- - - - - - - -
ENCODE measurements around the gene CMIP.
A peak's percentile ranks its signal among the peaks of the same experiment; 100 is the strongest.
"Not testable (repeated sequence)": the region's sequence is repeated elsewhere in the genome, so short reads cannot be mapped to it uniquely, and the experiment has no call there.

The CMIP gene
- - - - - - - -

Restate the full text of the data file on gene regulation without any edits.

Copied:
ENCODE measurements around the gene CMIP.
A peak's percentile ranks its signal among the peaks of the same experiment; 100 is the strongest.
"Not testable (repeated sequence)": the region's sequence is repeated elsewhere in the genome, so short reads cannot be mapped to it uniquely, and the experiment has no call there.

The CMIP gene